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Future research which is needed in occupational therapy and brain injury

The concept of occupation can give a whole framework from which it is possible to do successful work in the field of brain injury and occupational therapy. Where the origin of dysfunction is identified as being occupation, it seems that occupation can also be used as a way out of the predicament. This insight is not in any way specific to brain injury and I have made the point here that neurology is only one among many things which needs to be taken into account when the focus is on the occupation. In writing about this particular young man I hope that it will be possible to see a shared human predicament, rather than a series of exotic problems caused by a severe head injury. I would strongly advocate that the debate about compensation for brain injury should take place within the context of the longterm outcomes for those people who are most affected by it, and not only from the point of view of the neurological prognosis or outcomes which are framed within a rehabilitation paradigm. The kind of information needed is not currently widely available. Within the individual communities of people who are affected by brain injury there are people who do know what has happened. Unfortunately these people tend to be swamped by the immediacy of the needs which they are responding to, they do not have the time to put together the larger picture. In the light of this information I wonder whether there might be some more justification for the kind of work which I have done with Barry. The answer to the question of where resources are best used in this new community of people, who largely exist because of improved neurosurgical techniques, is largely an ethical one.

I have touched on some of the ways in which it is possible to talk about occupation, but I am aware that this has been a very superficial skirmish in an area whose size I only became aware of as my work progressed. There is a huge amount of work to be done in explaining occupation in ways which make it available to the person trying to work in this way. It needs to be articulated because part of the problem has been caused by its invisibility to those concerned with the needs of the people who suffer in exactly the ways that I have described for Barry. My first recommendation would be to continue to explore ways of researching this kind of work. I do not think that this research will follow conventional lines, but it will need the work of artists and poets to really talk about occupation. There needs to be such a solid base of this work that no one is tempted to explain what they are doing in a bio/psycho/social framework, if this is not appropriate.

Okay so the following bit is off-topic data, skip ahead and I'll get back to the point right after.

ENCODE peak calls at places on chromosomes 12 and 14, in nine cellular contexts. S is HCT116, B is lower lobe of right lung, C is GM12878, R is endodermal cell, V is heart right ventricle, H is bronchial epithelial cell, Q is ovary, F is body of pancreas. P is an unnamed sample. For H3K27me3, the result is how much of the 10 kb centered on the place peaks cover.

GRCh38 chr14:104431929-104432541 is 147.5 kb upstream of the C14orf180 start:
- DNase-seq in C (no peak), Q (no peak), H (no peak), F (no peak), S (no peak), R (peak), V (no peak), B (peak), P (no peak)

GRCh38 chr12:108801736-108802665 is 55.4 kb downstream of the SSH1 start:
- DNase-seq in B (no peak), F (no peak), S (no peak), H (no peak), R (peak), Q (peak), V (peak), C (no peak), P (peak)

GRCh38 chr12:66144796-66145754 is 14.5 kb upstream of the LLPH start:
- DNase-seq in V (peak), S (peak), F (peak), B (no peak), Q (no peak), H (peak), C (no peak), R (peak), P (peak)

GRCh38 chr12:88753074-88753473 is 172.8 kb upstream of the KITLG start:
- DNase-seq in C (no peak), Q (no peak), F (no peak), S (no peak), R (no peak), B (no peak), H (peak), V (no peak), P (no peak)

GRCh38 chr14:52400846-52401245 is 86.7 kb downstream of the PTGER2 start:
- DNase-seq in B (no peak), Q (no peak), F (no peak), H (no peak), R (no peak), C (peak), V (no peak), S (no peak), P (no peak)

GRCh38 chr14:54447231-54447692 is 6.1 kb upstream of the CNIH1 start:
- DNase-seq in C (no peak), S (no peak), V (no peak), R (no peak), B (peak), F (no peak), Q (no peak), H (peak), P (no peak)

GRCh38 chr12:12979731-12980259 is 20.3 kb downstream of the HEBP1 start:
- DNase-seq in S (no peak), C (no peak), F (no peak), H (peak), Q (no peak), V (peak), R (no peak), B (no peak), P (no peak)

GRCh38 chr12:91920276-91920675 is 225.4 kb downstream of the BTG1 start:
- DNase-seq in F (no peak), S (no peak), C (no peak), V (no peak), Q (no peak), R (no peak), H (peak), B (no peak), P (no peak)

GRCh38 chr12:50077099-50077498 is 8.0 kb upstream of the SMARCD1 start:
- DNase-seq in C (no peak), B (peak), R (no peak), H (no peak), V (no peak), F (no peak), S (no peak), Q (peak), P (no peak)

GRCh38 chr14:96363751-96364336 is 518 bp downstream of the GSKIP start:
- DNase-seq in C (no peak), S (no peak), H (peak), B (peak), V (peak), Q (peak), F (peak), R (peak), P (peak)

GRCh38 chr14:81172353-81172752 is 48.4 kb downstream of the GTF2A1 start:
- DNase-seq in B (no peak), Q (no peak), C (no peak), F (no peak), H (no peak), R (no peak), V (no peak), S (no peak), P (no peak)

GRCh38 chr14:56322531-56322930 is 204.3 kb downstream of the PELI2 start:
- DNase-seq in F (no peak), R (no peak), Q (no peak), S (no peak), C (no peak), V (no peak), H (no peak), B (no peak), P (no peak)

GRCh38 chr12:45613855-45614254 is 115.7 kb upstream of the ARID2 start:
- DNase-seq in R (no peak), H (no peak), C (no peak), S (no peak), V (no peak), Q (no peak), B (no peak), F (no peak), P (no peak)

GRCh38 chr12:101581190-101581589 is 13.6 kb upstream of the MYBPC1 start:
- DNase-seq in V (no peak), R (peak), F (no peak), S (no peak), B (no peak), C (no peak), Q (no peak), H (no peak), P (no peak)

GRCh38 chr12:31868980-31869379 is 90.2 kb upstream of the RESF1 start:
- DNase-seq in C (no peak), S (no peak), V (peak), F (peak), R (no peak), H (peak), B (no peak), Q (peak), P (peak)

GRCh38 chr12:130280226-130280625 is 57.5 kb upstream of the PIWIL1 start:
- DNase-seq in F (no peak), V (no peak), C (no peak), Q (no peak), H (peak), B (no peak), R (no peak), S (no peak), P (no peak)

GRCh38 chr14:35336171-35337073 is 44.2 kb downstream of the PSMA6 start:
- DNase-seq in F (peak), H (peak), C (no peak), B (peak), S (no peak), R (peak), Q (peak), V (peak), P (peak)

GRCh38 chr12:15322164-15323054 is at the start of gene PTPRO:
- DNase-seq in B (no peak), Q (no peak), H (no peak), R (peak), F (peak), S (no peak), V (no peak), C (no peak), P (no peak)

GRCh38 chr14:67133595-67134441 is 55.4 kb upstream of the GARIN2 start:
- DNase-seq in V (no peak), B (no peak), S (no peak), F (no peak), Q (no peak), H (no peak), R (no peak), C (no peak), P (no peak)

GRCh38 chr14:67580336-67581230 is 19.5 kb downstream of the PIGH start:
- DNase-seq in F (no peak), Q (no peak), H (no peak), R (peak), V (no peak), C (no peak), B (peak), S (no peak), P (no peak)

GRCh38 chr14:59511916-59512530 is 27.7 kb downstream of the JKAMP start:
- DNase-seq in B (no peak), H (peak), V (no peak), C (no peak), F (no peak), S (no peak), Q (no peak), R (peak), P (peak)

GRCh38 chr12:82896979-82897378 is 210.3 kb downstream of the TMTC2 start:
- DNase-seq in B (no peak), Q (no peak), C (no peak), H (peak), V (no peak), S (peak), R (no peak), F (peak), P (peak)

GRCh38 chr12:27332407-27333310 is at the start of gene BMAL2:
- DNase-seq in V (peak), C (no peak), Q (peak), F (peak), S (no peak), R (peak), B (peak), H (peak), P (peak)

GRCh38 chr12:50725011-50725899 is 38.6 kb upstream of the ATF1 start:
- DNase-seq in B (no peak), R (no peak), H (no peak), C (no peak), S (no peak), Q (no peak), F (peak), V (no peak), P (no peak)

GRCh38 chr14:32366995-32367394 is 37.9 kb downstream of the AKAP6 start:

I have assumed the existence of someone called an occupation practitioner, because that described what I was doing in the course of my work and I know of others who are doing similar work which has never been acknowledged with any kind of title. Often these people are called carers, they might be volunteers, advocates, friends, mothers, or they may also be therapists. Whatever the title, the work has rarely been articulated coherently in a way which would allow one to pass it one to others or to begin to make a case for funding. This does not mean that the work has not been done. One of the things which really made my work possible was the fact that the family was in control of the funding. The kind of accountability that this gave is critical. I do not believe that this is an area where clinicians can work with their clients in a clinical setting for a few hours a week. If the family had control of the funding they would employ people who were really accountable to the person affected. I would therefore strongly recommend a model where funding was controlled by family rather than by clinicians.

One of the reasons that I have taken the trouble to articulate these stunning glimpses of the obvious is that I am involved in education. The process of education involves a different kind of understanding than that which is needed in occupation. There has to be some way of providing the experiences which enable the student to participate to such an extent that they too ‘know how to go on’ and, since this is an education system, I also have to know that they know. Providing education about occupation has involved me in an ongoing process of research, of which this thesis is a part. An immediate outcome of this work for me has been that, within the fieldwork paper that I coordinate, I have been able to put together a framework for teaching the students and an assessment which gives some assurance that they really have learned the things that I am trying to teach.

I think that the time has come for this way of working and if this is the case we need to provide education and support in ways which are adequate to the situation. This thesis makes some tentative steps towards articulating a framework which is one of the things which is necessary in the process of enabling it to happen.

Next page: Conclusion


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